Friday, January 24, 2014

Torque Curve

This post and the next link to RAnn's Sunday Snippets

that kind of car, but not that kind of burnout

Catechists, other church volunteers, and paid staff always run the risk of burnout. You know, knocking yourself out for Jesus until you're punch-drunk from stress and disappointment. It's nicely treated in a piece at Team RCIA, which prompts this post. On cars.

Generally speaking, when people say their cars are powerful, they're really describing their engine's torque, not its power. As my father's college textbook Internal Combustion Engines says, "power is a measure of the rate at which work is done," while "Torque is a measure of the ability of an engine to do work". People like what's called good tip-in, when a car pulls smoothly and quickly away from a stoplight at the first press of the accelerator; or being able to pass or go up a hill without a downshift. All that is torque-related, that is, how easily the engine does the work.

Intuition says that the faster the engine turns and the more gas it burns, the greater the torque. But that's usually not the case. Maximum torque is typically produced at a moderate RPM. Let's look at this graph of my Camaro's LS1 V8:

The light blue line is the torque curve. You can see that max torque of 330 lb-ft is available at about 3900 rpm. But if the engine revs beyond 5000rpm, less torque is available. Less ability to do work. Less durability.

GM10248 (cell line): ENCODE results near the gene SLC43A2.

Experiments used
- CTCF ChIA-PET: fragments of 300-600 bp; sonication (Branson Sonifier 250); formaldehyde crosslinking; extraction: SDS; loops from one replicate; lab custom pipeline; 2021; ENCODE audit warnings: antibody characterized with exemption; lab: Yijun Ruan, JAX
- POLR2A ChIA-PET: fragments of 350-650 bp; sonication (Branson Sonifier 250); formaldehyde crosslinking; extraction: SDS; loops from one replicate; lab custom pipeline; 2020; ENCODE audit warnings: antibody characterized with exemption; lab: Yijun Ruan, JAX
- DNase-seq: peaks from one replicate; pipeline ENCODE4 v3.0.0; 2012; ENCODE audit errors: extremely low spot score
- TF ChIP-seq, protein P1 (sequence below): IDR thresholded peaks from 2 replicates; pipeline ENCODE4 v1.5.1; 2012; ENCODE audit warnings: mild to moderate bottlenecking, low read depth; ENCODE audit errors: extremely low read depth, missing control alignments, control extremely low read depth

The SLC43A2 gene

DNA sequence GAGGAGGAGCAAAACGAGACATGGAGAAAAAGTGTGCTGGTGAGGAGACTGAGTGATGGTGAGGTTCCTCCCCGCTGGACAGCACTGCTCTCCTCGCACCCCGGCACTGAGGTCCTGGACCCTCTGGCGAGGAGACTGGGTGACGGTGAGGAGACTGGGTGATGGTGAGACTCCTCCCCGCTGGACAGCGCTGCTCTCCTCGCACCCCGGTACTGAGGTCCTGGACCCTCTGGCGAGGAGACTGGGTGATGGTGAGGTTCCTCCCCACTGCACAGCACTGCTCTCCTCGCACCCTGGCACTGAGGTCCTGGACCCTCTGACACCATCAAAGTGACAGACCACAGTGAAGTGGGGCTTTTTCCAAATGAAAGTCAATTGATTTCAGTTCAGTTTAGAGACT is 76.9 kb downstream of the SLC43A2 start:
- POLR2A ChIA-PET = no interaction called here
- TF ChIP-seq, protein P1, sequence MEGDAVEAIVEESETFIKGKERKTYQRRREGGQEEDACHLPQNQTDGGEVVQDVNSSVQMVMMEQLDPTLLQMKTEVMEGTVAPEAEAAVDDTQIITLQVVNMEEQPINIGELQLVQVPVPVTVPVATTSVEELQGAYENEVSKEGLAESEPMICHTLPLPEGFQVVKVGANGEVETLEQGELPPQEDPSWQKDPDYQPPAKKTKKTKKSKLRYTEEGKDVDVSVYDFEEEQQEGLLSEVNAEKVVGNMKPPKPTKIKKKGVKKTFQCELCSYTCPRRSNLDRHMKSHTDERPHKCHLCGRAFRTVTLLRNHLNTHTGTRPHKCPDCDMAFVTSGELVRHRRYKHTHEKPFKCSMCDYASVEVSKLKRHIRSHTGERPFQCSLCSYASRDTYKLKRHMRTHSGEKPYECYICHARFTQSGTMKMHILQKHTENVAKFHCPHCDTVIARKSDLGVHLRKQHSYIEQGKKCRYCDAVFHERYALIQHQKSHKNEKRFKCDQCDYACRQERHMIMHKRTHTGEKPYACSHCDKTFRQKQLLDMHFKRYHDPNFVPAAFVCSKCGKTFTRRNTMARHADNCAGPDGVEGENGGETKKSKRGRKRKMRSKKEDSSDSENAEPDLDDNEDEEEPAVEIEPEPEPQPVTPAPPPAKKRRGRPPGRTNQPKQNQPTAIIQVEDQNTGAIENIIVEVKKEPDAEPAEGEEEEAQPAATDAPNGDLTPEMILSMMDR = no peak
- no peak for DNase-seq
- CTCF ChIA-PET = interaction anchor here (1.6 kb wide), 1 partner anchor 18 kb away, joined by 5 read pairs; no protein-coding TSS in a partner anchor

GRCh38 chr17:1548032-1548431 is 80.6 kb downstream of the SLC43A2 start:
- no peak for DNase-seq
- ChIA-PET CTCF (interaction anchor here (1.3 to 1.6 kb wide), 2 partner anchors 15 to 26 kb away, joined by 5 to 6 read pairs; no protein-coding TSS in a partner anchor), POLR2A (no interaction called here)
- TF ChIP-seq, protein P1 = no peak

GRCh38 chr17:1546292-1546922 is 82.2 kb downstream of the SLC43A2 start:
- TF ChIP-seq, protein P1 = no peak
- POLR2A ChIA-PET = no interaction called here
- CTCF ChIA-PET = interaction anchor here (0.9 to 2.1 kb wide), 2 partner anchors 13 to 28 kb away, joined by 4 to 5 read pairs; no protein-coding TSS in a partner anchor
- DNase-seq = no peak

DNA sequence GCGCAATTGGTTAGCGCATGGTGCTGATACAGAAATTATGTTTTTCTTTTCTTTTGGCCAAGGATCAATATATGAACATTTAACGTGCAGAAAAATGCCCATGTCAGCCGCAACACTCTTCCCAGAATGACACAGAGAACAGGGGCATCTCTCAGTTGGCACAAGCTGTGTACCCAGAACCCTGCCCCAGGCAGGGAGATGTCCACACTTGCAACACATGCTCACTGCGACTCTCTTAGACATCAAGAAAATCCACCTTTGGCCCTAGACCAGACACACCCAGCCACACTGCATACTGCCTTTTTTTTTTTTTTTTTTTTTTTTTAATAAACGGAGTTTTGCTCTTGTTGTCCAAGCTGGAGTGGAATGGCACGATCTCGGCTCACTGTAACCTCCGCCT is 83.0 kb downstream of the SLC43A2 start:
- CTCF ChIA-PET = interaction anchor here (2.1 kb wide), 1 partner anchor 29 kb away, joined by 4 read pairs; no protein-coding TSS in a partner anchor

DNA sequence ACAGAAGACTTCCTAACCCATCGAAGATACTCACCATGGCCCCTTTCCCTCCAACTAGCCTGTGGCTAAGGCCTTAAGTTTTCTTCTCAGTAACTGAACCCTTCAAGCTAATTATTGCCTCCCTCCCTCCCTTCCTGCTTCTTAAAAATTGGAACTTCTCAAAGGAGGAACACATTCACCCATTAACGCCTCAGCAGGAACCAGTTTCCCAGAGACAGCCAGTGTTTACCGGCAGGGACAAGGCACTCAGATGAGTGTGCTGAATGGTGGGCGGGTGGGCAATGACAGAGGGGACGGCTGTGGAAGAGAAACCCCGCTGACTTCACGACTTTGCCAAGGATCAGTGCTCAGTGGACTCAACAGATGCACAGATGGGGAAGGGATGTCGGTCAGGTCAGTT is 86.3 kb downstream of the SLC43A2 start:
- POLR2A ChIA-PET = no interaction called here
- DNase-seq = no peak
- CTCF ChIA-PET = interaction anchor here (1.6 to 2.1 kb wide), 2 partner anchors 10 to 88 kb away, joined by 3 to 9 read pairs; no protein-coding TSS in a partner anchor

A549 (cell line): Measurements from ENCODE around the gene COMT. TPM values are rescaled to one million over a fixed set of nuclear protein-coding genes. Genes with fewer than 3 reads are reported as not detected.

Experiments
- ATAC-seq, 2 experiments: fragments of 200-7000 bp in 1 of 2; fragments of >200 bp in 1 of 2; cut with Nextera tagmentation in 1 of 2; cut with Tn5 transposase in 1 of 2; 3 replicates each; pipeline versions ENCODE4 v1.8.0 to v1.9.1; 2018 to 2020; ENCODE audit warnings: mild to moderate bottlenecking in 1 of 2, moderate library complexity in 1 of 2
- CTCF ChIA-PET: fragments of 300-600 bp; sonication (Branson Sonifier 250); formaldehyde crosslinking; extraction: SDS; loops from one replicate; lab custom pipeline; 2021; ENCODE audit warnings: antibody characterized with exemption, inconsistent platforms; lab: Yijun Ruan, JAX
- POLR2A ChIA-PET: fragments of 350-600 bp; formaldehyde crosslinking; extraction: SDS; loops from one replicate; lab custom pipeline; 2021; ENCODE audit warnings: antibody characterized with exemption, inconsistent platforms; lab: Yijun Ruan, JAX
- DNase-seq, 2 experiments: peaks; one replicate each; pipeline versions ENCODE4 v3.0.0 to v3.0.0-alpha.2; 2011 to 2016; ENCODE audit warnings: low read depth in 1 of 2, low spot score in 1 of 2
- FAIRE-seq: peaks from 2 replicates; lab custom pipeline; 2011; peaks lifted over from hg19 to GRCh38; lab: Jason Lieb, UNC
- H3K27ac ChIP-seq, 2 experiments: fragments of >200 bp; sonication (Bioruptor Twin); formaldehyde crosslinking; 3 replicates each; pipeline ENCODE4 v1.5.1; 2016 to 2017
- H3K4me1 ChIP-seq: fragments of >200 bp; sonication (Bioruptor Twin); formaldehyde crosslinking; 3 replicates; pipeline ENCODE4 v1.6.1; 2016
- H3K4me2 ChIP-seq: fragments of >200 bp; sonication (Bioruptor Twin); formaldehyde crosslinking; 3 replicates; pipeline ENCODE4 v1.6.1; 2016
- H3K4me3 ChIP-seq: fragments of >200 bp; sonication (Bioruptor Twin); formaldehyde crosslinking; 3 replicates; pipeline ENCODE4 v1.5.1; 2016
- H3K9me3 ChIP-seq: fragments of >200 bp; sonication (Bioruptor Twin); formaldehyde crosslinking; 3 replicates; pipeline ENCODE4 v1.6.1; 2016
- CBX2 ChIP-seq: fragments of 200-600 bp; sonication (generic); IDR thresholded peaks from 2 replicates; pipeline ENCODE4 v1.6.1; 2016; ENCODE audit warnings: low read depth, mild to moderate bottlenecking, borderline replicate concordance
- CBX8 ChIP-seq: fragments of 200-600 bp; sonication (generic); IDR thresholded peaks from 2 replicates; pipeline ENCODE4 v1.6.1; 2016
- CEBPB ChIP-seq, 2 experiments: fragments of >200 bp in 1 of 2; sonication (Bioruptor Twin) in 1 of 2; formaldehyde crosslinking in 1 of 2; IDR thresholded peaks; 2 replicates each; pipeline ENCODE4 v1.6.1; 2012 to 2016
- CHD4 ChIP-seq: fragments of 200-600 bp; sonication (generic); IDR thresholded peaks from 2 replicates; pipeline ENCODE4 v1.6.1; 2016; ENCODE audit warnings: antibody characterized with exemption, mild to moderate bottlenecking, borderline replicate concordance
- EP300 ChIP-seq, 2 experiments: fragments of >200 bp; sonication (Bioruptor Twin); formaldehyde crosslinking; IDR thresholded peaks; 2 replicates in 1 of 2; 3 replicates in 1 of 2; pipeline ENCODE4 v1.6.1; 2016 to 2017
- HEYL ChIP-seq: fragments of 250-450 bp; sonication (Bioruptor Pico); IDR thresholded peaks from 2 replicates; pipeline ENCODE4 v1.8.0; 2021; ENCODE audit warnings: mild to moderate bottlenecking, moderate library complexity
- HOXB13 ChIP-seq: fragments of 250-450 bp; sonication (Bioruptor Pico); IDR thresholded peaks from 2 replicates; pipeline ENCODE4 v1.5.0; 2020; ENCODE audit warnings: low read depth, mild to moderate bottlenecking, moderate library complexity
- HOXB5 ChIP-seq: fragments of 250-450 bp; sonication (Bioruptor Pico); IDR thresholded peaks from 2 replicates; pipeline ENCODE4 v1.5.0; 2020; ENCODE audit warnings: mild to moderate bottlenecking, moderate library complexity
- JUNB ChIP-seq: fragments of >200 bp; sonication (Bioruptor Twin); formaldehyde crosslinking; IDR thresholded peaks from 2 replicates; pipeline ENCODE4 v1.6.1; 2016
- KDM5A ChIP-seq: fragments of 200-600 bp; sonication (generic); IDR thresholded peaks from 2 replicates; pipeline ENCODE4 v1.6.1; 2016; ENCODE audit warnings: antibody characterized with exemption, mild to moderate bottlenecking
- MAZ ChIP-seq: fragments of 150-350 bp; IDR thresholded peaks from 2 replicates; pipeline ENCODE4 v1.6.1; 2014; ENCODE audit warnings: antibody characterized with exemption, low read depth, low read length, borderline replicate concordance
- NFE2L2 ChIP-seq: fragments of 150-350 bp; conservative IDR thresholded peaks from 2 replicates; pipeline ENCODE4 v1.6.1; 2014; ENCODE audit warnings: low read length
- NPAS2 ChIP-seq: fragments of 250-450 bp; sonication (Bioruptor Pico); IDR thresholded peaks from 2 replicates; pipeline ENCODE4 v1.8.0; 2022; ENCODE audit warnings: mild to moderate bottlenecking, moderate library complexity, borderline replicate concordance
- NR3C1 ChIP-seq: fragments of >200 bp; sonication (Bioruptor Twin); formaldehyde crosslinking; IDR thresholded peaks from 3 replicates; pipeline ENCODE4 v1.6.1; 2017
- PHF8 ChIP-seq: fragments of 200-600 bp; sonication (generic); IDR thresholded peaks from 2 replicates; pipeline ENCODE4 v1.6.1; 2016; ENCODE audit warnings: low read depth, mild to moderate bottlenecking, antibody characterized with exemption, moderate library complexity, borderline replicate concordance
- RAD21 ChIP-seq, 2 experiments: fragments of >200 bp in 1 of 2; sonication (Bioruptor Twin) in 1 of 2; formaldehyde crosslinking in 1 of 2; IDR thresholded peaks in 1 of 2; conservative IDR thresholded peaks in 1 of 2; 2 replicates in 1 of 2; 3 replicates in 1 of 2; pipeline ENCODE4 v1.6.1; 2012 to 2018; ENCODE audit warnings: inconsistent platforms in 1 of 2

This is how I understand my own productivity, especially when I volunteer. I think of myself as an engine. There's a point where my ability to be productive is maximized. It's not when I'm relaxing, and not when I'm overstressed. I always aim for that peak of productive stress and avoid going under or over it. With respect to volunteering, the best way to stay at the peak is to know when to say no, and then actually say no. As the Team RCIA post says, "We tell ourselves that we are sacrificing for the sake of the church or the people or Jesus." And that is true; but the point of volunteering isn't to sacrifice, it's to build up the church. So don't run too fast, and don't run too much, and you may run for a long, long time.